Because the test for deliberate indifference includes a subjective component, it is different in nature from that of medical malpractice, which is an "objective inquiry that delves into reasonable standards of medical care." Ledford v. Sullivan, 105 F.3d 354, 359 (7th Cir. 1997). The test for deliberate indifference "is more closely akin to criminal law than tort law, " and does not "demand that the jury consider probing, complex questions concerning medical diagnosis and judgment." Id. Courts have concluded that expert testimony is not mandatory to prove a deliberate indifference claim; at least in some cases, a layperson can adequately understand the evidence such that expert testimony is not required. See Sanders v. York, 446 F.App'x 40, 43 (9th Cir. 2011) (deliberate indifference claim did not require expert testimony); Gordon v. Washington, 2010 WL 1406166, at *1-2 (W.D. Wash. Apr. 2, 2010) (unlike medical malpractice, expert testimony is not required to establish deliberate indifference claim); see also Fleming v. LeFevere, 423 F.Supp.2d 1064, 1070-71 (C.D. Cal. 2006) (expert testimony required where the basis of deliberate indifference claim was inmate's disagreement with prison doctor's evaluation of inmate as a "fairly poor candidate for treatment of Hepatitis C with Interferon at this time").

2. Analysis

In this case, Plaintiffs' deliberate indifference claim does not concern the nuanced details of a medical diagnosis. Rather, Plaintiffs claim Defendants demonstrated deliberate indifference in failing to administer appropriate care in response to Todd's complaints, failing to observe and monitor her after having notice of her symptoms, failing to respond to her efforts to obtain help, and failing to adequately observe her when she lay unmoving on her bed. See (Doc. 1 at 10). None of these allegations require expert testimony because a layperson is capable of understanding their supporting evidence.

In Ledford, the plaintiff's deliberate indifference claim concerned prison officials' deprivation of his prescription medication. 105 F.3d at 355-56. During this time, Ledford alleged he experienced "nausea, dizziness, vomiting, a crawling sensation on his skin, unspecified emotional and mental regression, and depression." Id. at 359. The Seventh Circuit Court of Appeals concluded that plaintiff did not need an expert witness to prove his case, commenting that "[t]he symptoms which Ledford exhibited were not beyond a lay person's grasp. Most people are familiar with these experiences." Id. at 359-60. Similarly, most people are familiar with the symptoms of a heart attack and there is no evidence that a jury would require expert testimony to evaluate the pill nurse's response to Todd's pleas for help. Defendants are not entitled to summary judgment on Plaintiffs' deliberate indifference claim.[4]

C. State Claims

1. Legal Standard

Arizona law requires that "[i]n an action alleging medical malpractice, a person shall not give expert testimony on the appropriate standard of practice or care unless the person is licensed as a health professional in [the] state or another state" and also meets other specified criteria. A.R.S. § 12-2604(A). Generally, the expert is required to be in the same clinical practice in the same health profession as the defendant and, if the defendant has a specialty, be in the same specialty. See id. The statute is intended to ensure that physicians "testifying as experts have sufficient expertise to truly assist the fact-finder on issues of standard of care and proximate causation." Awsienko v. Cohen, 257 P.3d 175, 178 ¶ 13 (Ariz.Ct.App. 2011).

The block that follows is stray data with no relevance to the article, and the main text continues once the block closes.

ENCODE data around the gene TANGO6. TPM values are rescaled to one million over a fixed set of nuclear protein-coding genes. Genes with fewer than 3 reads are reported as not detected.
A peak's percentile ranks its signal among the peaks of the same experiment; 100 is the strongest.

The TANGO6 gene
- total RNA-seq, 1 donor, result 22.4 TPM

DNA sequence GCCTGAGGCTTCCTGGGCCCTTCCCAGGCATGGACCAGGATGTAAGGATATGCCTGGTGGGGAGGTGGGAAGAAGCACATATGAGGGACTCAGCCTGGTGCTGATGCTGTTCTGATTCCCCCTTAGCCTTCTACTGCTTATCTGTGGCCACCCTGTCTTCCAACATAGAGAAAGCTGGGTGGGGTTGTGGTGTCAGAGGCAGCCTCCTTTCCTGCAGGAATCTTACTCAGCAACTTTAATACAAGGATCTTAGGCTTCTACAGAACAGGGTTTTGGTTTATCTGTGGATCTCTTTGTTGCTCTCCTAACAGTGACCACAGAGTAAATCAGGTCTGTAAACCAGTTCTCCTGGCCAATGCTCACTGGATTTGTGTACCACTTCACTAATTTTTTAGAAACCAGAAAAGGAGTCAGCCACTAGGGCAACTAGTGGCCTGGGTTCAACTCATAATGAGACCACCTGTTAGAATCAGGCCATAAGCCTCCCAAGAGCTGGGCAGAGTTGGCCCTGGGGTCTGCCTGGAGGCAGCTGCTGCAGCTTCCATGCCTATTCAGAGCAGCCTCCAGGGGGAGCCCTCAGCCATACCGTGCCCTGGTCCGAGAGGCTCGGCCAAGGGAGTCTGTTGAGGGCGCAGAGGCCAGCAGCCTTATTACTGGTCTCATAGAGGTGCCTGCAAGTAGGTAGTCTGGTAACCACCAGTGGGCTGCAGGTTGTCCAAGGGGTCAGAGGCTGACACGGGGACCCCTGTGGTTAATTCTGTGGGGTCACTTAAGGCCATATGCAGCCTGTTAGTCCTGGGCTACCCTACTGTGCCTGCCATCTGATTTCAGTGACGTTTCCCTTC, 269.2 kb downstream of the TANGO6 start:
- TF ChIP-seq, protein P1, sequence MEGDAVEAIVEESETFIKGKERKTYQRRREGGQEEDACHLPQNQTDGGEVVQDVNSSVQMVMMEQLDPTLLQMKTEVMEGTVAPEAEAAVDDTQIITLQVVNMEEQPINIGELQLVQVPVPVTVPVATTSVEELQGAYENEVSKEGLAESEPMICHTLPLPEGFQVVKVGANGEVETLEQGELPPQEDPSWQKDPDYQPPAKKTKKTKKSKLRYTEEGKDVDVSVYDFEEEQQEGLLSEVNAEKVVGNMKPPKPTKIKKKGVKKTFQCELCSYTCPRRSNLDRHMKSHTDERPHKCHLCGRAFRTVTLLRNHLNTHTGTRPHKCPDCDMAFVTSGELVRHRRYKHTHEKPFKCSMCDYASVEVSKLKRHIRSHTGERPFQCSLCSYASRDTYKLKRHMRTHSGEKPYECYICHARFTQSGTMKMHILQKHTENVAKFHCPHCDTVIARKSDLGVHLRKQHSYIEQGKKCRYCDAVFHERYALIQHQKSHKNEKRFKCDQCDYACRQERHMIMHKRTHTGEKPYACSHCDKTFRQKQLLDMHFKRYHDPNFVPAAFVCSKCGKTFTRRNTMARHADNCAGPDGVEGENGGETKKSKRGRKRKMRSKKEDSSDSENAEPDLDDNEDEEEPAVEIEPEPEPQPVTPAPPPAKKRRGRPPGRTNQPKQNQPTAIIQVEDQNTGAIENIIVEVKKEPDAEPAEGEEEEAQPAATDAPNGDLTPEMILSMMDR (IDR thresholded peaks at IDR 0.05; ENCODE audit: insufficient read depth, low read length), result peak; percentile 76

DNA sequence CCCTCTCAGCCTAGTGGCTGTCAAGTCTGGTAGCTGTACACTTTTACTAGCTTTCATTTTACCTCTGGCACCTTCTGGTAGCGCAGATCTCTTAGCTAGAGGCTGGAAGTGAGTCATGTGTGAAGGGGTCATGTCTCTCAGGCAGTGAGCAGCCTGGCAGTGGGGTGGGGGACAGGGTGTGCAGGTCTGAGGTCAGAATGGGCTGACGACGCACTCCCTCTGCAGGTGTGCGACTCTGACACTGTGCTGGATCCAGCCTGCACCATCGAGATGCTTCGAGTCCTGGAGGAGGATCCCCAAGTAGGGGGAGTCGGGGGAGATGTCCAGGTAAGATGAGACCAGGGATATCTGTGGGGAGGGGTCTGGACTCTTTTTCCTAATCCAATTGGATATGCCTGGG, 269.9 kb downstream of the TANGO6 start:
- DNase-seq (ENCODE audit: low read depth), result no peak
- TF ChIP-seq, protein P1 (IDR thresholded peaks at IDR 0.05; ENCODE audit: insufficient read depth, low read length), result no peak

2. Analysis

With respect to Plaintiffs' state law claims for negligence, gross negligence, and violations of the Arizona Constitution, Defendants are correct that Dr. Desser may not opine as to the standard of care for a pill nurse employed by the Arizona Department of Corrections.[5] See A.R.S. § 12-2604(A). However, to the extent Defendants assume this case is about the medical negligence of a pill nurse, their argument fails. To survive summary judgment, Plaintiffs need not show evidence from which a reasonable juror could conclude that the pill nurse breached her standard of care as a nurse. Plaintiffs need only show that Defendants were negligent in their duty to provide medical care. See, e.g., A.R.S. § 31-201.01(D). A reasonable juror could find such negligence occurred not only by the pill nurse's failure to obtain medical aid for Todd, but also by the other prison officers' failure to conduct required security checks, their failure to adequately investigate the report of banging noises, their failure to adequately inform the on-duty officers as to the identity of the inmate having breathing problems, the failure to timely respond to Todd's prior requests for medical attention, and so forth. Thus, even an inability to show negligence on the part of the pill nurse is not fatal to Plaintiffs' state law claims.

Moreover, Plaintiffs may show negligence on the part of the pill nurse even without expert testimony as to a nurse's standard of care. Todd presented with the classic symptoms of a heart attack that are widely known even among those with no formal medical training. A reasonable juror could conclude that the nurse breached the standard of care for even an ordinary prison employee lacking the specialized medical training of a nurse. In other words, a reasonable juror could conclude that any prison employee presented with Todd's symptoms had a duty to seek immediate medical help for Todd and the nurse breached this duty. Cf. Riedisser v. Nelson, 534 P.2d 1052, 1054 (Ariz. 1975) ("Negligence on the part of a physician must be established by expert medical testimony unless the negligence is so grossly apparent that a layman would have no difficulty in recognizing it. " (emphasis added)).

Consequently, Defendants are not entitled to summary judgment on Plaintiffs' state law claims.[6]

V. Conclusion

For the foregoing reasons,

IT IS ORDERED denying Defendants' Motion for Summary Judgment (Doc. 53).